By every military measure we can come up with, it seems Russia is losing the war in Ukraine with a very tough winter ahead. What many experts thought would be a quick victory has become a war of attrition that seems like it has no end in sight. And for Putin, his own forces might even be trying to surrender to Ukraine’s drones.
🇺🇦 drones are the fiercest enemies of the 🇷🇺 occupiers.
But it turns out not of all of them.
This one took into captivity an occupier that realized that surrender is a chance to survive, as opposed to attempting to resist the #UAF, where the chance of survival is 0.
Drones know. pic.twitter.com/mHU6CyVN9F
— Defense of Ukraine (@DefenceU) November 18, 2022
Footage shared by Ukraine’s Ministry of Defense on Friday appears to show a Russian soldier surrendering to a Ukrainian unmanned aerial vehicle (UAV).
In the aerial footage, a uniformed figure can be seen walking with hands raised across grassy terrain towards another figure off-camera, visible only by their shadow.
Insider was unable to independently verify the video, which was posted to Twitter. In the tweet, Ukraine’s Ministry of Defense said it showed how one of its UAVs — commonly known as drones — “took into captivity an occupier that realized that surrender is a chance to survive.”
“Drones know,” the tweet added. The ministry did not provide a date or location for the footage.
The exact circumstances of what took place are unclear, but it’s not the first time that a soldier has handed themselves over to a drone.
The phenomenon was first seen in the first Gulf war when surveillance drones would herald an imminent missile strike, Dr. James Rogers, a war historian with a specialism in drone warfare, told Insider.
“So when Saddam’s troops saw the drones in the sky, they realized that a precise volley was incoming,” Rogers said. The troops managed to signal a surrender to the drone, prompting the US to send a detachment to take them prisoner, he said.
It’s also been reported in Ukraine prior to this video. One soldier, identified as “Bob Sala” of the 247th Kharkiv Territorial Rifle Battalion, told the Ukrainian World Congress in early September about deploying drones in Kherson, which broadcast an order to surrender. Three soldiers complied, Sala told the organization.
“This shows how drones can be used not only to save Ukrainian lives but also to capture Russian soldiers, who will be able to testify against their criminal government at a later stage,” Sala said.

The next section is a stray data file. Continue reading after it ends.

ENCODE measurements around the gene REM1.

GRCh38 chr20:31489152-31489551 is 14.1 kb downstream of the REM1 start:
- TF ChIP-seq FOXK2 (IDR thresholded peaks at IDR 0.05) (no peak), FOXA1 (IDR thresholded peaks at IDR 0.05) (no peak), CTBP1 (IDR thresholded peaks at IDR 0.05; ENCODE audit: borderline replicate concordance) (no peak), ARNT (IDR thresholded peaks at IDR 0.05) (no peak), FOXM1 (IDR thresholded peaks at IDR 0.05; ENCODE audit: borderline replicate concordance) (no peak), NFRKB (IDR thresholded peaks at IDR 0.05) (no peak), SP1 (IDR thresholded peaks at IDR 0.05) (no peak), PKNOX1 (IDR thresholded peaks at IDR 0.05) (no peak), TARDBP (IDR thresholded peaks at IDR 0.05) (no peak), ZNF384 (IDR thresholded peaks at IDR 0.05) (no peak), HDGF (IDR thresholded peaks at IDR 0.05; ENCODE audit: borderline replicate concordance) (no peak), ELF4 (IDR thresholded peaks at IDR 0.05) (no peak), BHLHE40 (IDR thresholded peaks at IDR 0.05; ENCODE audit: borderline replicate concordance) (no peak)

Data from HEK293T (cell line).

The Geneva Convention requires militaries to protect anyone who signals surrender. But the increasing number of instances of this being mediated by a drone raises potential new legal questions, particularly with the advent of autonomous drones operated without direct human control, Rogers told Insider.
Ukraine has claimed other successes in getting Russian soldiers to surrender, most prominently through its “I Want to Live” hotline, which it says has received more than 3,500 calls.
This service was launched in September, two days before President Vladimir Putin announced the mobilization of reservists towards the Ukraine invasion.
It allows Russians — as well as Ukrainians in occupied territory — to pre-emptively register their intention to surrender before facilitating a surrender in person once they reach Ukraine, a project spokesperson told the Kyiv Post in an interview.
Russia’s defense ministry also says it is using drones to ask Ukrainians to surrender, state-controlled news agency TASS reported in early November.
“UAV operators, depending on the type of equipment, conduct radio reconnaissance, tap enemy communication lines, catch on camera the areas where Ukrainian militants are stationed, and send SMS messages with calls for laying down arms to the subscribers of mobile operators the nationalists are known to be using,” the ministry was quoted as saying.
Mia Jankowicz is a news reporter at Insider’s London office. She previously covered Brexit for The New European and has contributed stories to The Guardian, The New Statesman, Politics.co.uk, and Mic.com, as well as several local newspapers. A longtime culture writer, she has published reviews, opinion, and features to a wide range of art publications, with a focus on art from both the UK and the Middle East. She won the Frieze Writers’ Prize in 2007.